Same Talent, Different Approaches
By 1909, Naoum’s younger brother Salloum had established a catalog compiling the names of Arab-American businesses in the United States. In 1910, he adapted the Linotype machine to the Arabic language making it simpler and faster to print in Arabic and he registered it as a patent with the Linotype company. This invention had a wide-reaching impact not only in the Arabic language press in the United States, but in the Arab world itself and other countries with large Arabic speaking communities.
In 1910, Salloum Mokarzel adapted the Linotype machine to the Arabic language making it simpler and faster to print in Arabic.
“The Egyptian newspaper, Al -Ahram, the most influential and longest-running Arabic language newspaper, benefited from Salloum’s invention,” explained Ghareeb. “We can easily say that Salloum was a true pioneer in the field.” Salloum’s success allowed him to start The Syrian-American Press*, which published scientific studies and commercial journals.
Although the two brothers shared the same interest and worked in the same field, they didn’t always see eye-to-eye politically. “Naoum identified himself as a Lebanese Francophone and became the voice of Francophonie in New York. As for Salloum, he considered himself a Syrian-American,” explained Historian Claire Kampa.
This difference can be seen both in the content of their writings and their audience as well as in the language they wrote in. While Naoum wrote in Arabic, Salloum wrote in English and was more interested in the second generation of Syrian-Americans. In 1926, he published the Syrian World, a monthly magazine aimed at the younger generation born in the United States and whose first language was English.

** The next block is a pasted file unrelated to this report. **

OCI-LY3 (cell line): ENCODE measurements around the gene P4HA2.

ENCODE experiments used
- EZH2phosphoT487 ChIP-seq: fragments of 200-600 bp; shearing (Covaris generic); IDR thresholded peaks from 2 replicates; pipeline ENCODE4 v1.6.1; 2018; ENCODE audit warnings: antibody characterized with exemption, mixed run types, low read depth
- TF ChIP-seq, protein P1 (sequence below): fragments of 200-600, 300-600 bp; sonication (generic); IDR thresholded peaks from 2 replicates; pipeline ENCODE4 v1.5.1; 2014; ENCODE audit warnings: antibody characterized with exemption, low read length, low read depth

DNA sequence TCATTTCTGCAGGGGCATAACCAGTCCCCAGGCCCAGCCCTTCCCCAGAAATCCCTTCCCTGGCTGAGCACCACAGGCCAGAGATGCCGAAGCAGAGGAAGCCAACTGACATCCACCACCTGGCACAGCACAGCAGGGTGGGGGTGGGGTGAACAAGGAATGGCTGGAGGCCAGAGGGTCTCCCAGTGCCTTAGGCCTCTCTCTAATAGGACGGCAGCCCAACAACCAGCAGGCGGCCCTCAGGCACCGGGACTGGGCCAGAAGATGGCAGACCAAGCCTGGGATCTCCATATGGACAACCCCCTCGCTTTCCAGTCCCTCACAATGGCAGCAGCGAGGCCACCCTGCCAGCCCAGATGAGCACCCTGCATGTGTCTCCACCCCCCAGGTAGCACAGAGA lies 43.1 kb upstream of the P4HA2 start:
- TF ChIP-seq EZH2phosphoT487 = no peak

Salloum’s Syrian World attracted some of the best-known Arab-American writers of the time such as Amin Rihani, Khalil Gibran, Mikhail Naimy, and Philipp Hitti, among others. He also helped create social and cultural clubs for their gatherings.
In 1932, Naoum died in Paris while representing the Lebanese diaspora and still advocating for Lebanon’s independence. Salloum took over the editing of Al-Hoda until his own death 20 years later in 1952. His daughter Mary picked up the mantle till 1972.
According to Ghareeb, the ownership of the paper passed to Lebanese-American publisher, Phares Istphan. Its editors included prominent writers and poets such as Youssef al-Khal, Henri Zogheib, and others, until the paper’s demise in the early 1990s.
Al-Hoda allowed Lebanese-Americans to maintain ties with their heritage and understand their new country.
The long life of Al-Hoda allowed Lebanese-Americans to maintain ties with their heritage and understand their role and responsibilities to their new country. It also shed light on the Arab world for American readers.
The brothers were both buried in their native village of Freike on Mount Lebanon, 20 km from Beirut. The small community is ever so proud today of the rich contributions of the Mokarzel’s to the world. In the United States, the Lebanese and Syrian communities still remember in a nostalgic way the Mokarzel’s as Arab pioneers and true modern men.
*Author’s note: At the time, the Lebanese and Syrian populations were both called “Syrians” in the United States because both countries were known as Ottoman Syria and subjects of the Ottoman Empire.